“It gives you an idea of how possible it is for the Dems to pick up a seat,” he said. “Reaching down to 46%, in terms of these seats, is totally doable.”
The percentages are similar in the North Carolina House—there are six Republican-held seats where Democratic challengers received at least 47% of the vote—so there’s a chance both could flip. But there are other factors to consider, including the presence of incumbent Gov. Roy Cooper, a Democrat, on the ballot (the incumbent’s party tends to suffer a bit in down-ballot races, Klarner said) and legislative districts that are extensively gerrymandered toward Republicans.
“It’s not out of the realm of possibility that Democrats could take control of at least one of those chambers,” Squire said. “But the lines are still stacked against them.”
The situation is similar in Wisconsin, where Democrats would need to pick up three seats to flip the Senate and 14 to gain control of the Assembly. The districts there also favor Republicans, Squire said, to the extent that “it would be hard for the Democrats, even if they get a sort of landslide election, to take control of the legislature just because of the way the lines are drawn.”
Other interesting states include Minnesota, where Democrats need two seats to flip the Senate and create a trifecta, and Texas, where they would need to gain a total of 13 seats—four in the Senate and nine in the House—to take control of the legislature. The demographics there—a growing Hispanic population and increasing numbers of younger voters—favor Democrats, though a total flip is a long shot, Squire said.
“In 2018, they picked up a lot more seats in the legislature than I think most folks had anticipated, and it puts them within reach this time—but it’s a stretch,” he said. “But they could pick up more seats, in urban areas and in the suburbs as well.”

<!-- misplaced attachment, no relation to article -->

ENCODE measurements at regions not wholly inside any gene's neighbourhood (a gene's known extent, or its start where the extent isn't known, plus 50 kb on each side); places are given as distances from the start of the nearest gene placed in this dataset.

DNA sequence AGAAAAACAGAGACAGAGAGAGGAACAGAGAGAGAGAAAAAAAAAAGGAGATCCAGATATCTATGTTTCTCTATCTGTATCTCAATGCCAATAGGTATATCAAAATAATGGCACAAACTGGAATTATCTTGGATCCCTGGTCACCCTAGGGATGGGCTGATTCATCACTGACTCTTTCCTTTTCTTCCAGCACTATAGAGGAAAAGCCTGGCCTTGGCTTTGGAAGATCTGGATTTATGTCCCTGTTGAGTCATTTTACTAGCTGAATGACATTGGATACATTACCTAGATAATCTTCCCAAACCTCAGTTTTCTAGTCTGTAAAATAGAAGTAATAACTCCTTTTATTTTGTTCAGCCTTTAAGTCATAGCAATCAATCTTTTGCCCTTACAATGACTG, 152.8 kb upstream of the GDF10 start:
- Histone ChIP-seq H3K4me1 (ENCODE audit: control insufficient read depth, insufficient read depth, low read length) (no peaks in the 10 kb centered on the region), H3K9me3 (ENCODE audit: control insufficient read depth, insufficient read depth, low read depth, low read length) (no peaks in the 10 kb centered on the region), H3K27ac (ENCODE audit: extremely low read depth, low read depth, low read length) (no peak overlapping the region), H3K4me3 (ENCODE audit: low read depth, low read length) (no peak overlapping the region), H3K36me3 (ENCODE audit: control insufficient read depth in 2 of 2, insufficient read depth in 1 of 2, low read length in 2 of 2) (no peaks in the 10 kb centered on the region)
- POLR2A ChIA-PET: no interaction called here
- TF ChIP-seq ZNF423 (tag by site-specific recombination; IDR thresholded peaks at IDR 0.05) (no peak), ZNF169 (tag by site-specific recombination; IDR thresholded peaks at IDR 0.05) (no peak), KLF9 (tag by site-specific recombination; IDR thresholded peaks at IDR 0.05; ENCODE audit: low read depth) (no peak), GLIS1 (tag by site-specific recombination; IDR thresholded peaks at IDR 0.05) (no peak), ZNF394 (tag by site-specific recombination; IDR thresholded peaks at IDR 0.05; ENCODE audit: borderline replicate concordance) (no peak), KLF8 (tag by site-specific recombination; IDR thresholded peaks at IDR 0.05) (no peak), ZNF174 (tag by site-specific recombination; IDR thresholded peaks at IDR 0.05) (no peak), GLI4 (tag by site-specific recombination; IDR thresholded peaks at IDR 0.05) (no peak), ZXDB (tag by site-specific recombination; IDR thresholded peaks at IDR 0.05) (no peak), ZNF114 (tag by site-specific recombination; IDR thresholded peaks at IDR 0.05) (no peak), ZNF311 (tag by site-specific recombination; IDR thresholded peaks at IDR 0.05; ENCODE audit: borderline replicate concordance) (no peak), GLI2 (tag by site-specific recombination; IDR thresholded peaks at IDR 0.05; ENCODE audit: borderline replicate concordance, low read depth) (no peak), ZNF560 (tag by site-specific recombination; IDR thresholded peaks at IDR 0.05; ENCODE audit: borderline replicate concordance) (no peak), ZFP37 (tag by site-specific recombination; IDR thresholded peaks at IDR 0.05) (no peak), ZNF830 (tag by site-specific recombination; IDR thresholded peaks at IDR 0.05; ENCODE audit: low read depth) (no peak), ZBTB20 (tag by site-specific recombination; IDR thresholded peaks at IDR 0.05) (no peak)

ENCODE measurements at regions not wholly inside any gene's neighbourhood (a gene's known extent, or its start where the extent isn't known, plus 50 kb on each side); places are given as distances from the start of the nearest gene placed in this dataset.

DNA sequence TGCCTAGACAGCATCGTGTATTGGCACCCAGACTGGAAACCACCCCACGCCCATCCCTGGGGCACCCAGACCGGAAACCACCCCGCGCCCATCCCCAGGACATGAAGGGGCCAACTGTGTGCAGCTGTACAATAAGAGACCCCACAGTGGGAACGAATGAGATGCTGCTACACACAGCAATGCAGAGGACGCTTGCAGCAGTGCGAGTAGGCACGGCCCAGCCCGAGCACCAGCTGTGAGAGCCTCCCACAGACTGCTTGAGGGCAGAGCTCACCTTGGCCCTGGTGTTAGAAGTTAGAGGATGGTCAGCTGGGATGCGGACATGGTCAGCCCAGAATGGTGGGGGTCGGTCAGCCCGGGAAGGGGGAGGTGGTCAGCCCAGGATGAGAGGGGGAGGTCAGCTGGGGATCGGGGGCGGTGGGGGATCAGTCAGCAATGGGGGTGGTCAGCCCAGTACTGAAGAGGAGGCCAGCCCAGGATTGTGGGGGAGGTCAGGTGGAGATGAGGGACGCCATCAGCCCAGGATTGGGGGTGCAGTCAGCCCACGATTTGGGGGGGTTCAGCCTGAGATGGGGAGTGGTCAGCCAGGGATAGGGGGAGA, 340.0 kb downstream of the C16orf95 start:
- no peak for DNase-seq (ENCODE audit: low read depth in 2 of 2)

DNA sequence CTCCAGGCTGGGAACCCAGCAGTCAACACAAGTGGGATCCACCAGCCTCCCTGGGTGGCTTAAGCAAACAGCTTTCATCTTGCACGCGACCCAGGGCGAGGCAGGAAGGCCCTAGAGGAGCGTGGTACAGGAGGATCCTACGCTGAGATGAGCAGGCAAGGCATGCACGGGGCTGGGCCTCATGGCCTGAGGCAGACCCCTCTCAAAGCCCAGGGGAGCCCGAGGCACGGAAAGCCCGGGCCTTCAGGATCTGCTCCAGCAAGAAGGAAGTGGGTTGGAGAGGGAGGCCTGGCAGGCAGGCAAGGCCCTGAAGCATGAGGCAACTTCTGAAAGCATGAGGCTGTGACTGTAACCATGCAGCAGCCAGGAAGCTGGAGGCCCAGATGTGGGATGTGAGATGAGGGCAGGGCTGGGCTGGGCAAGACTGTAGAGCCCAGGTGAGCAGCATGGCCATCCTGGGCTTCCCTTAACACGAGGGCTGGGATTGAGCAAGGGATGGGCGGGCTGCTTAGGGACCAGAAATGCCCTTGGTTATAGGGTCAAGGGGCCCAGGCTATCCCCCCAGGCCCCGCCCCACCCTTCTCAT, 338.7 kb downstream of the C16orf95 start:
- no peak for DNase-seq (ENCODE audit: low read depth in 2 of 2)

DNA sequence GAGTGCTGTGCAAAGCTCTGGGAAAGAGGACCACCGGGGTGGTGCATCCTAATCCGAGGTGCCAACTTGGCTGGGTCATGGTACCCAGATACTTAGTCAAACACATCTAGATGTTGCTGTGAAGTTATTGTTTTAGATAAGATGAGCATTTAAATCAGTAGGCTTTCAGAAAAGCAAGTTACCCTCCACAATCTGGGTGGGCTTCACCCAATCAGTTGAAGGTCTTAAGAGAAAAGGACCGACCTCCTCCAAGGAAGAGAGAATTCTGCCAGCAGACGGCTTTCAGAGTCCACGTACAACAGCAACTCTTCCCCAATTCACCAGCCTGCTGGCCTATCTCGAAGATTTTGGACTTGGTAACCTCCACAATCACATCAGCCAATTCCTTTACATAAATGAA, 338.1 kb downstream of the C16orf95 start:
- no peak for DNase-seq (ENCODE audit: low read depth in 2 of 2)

The outcomes of state legislative races nationwide will hinge on turnout, how many voters turn in straight-party ballots, and what Klarner called “weird biases” that could be drawn out by the ongoing coronavirus pandemic.
“For example, you could have people with higher education levels who happen to be Republicans and are better able to navigate voting by mail,” he said. “Turnout is up for early voting and mail-in voting, but we just don’t know if overall turnout is going to be higher.”
Contests in many states may also be decided by suburban voters, Squire said, noting they tend to favor more moderate candidates.
“In a lot of these states, it’s the suburbs that will determine whether something flips or not,” he said. “Those are people who are more moderate Republicans who may be uncomfortable with the hard-right turn that a lot of the Republican candidates have taken.”
With myriad competing factors and the massive uncertainty around a pandemic election, Squire said, it’s likely that only a handful of chambers will flip control.
“My guess is that it will probably be smaller than you might anticipate,” he said. “If you get six chambers that switch hands, that would be a big number. Ten would be huge. But I think most will stay pretty much where they are.”
Kate Elizabeth Queram is a staff correspondent for Route Fifty and is based in Washington, D.C.